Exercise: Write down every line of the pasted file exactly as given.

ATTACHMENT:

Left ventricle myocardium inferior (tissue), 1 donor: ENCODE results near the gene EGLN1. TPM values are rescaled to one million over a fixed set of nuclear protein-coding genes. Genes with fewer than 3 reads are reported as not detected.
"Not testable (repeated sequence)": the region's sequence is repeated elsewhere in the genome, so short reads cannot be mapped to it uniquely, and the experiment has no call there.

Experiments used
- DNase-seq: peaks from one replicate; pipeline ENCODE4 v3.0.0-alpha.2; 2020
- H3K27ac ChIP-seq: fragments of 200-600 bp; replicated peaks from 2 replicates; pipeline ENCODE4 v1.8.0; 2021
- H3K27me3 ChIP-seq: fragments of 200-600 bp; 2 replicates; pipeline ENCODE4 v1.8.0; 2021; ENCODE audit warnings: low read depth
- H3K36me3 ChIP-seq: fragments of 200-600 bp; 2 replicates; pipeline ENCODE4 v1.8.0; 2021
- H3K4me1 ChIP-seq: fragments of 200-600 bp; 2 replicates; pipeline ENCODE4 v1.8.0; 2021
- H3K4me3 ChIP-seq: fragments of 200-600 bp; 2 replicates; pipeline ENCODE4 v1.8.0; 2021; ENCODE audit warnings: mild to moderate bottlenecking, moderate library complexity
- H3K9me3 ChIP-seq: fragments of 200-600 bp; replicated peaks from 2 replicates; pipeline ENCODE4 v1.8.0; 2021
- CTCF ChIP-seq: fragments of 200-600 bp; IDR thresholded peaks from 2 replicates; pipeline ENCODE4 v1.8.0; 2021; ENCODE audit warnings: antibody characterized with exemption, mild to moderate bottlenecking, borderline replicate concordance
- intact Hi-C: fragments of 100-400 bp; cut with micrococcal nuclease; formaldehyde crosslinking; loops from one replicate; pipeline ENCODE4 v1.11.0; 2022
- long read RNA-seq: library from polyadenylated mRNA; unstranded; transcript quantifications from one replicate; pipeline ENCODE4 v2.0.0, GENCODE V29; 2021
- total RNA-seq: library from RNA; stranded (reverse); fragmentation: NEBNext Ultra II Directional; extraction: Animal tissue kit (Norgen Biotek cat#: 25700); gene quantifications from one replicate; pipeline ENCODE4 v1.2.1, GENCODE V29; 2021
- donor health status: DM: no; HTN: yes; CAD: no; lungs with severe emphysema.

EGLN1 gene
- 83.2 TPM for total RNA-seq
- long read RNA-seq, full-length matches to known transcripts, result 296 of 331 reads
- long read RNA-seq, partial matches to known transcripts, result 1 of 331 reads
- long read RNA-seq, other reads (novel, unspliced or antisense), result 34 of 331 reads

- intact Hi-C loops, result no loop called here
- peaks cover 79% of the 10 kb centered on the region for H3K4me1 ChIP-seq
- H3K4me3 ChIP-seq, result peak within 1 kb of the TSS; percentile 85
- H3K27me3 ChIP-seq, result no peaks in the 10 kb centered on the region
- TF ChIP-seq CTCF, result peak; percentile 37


Left ventricle myocardium inferior (tissue), 1 donor: ENCODE results near the gene EGLN1. TPM values are rescaled to one million over a fixed set of nuclear protein-coding genes. Genes with fewer than 3 reads are reported as not detected.
"Not testable (repeated sequence)": the region's sequence is repeated elsewhere in the genome, so short reads cannot be mapped to it uniquely, and the experiment has no call there.

Experiments used
- DNase-seq: peaks from one replicate; pipeline ENCODE4 v3.0.0-alpha.2; 2020
- H3K27ac ChIP-seq: fragments of 200-600 bp; replicated peaks from 2 replicates; pipeline ENCODE4 v1.8.0; 2021
- H3K27me3 ChIP-seq: fragments of 200-600 bp; 2 replicates; pipeline ENCODE4 v1.8.0; 2021; ENCODE audit warnings: low read depth
- H3K36me3 ChIP-seq: fragments of 200-600 bp; 2 replicates; pipeline ENCODE4 v1.8.0; 2021
- H3K4me1 ChIP-seq: fragments of 200-600 bp; 2 replicates; pipeline ENCODE4 v1.8.0; 2021
- H3K4me3 ChIP-seq: fragments of 200-600 bp; 2 replicates; pipeline ENCODE4 v1.8.0; 2021; ENCODE audit warnings: mild to moderate bottlenecking, moderate library complexity
- H3K9me3 ChIP-seq: fragments of 200-600 bp; replicated peaks from 2 replicates; pipeline ENCODE4 v1.8.0; 2021
- CTCF ChIP-seq: fragments of 200-600 bp; IDR thresholded peaks from 2 replicates; pipeline ENCODE4 v1.8.0; 2021; ENCODE audit warnings: antibody characterized with exemption, mild to moderate bottlenecking, borderline replicate concordance
- intact Hi-C: fragments of 100-400 bp; cut with micrococcal nuclease; formaldehyde crosslinking; loops from one replicate; pipeline ENCODE4 v1.11.0; 2022
- long read RNA-seq: library from polyadenylated mRNA; unstranded; transcript quantifications from one replicate; pipeline ENCODE4 v2.0.0, GENCODE V29; 2021
- total RNA-seq: library from RNA; stranded (reverse); fragmentation: NEBNext Ultra II Directional; extraction: Animal tissue kit (Norgen Biotek cat#: 25700); gene quantifications from one replicate; pipeline ENCODE4 v1.2.1, GENCODE V29; 2021
- donor health status: DM: no; HTN: yes; CAD: no; lungs with severe emphysema.

EGLN1 gene
- 83.2 TPM for total RNA-seq
- long read RNA-seq, full-length matches to known transcripts, result 296 of 331 reads
- long read RNA-seq, partial matches to known transcripts, result 1 of 331 reads
- long read RNA-seq, other reads (novel, unspliced or antisense), result 34 of 331 reads

- intact Hi-C loops, result no loop called here
- peaks cover 79% of the 10 kb centered on the region for H3K4me1 ChIP-seq
- H3K4me3 ChIP-seq, result peak within 1 kb of the TSS; percentile 85
- H3K27me3 ChIP-seq, result no peaks in the 10 kb centered on the region
- TF ChIP-seq CTCF, result peak; percentile 37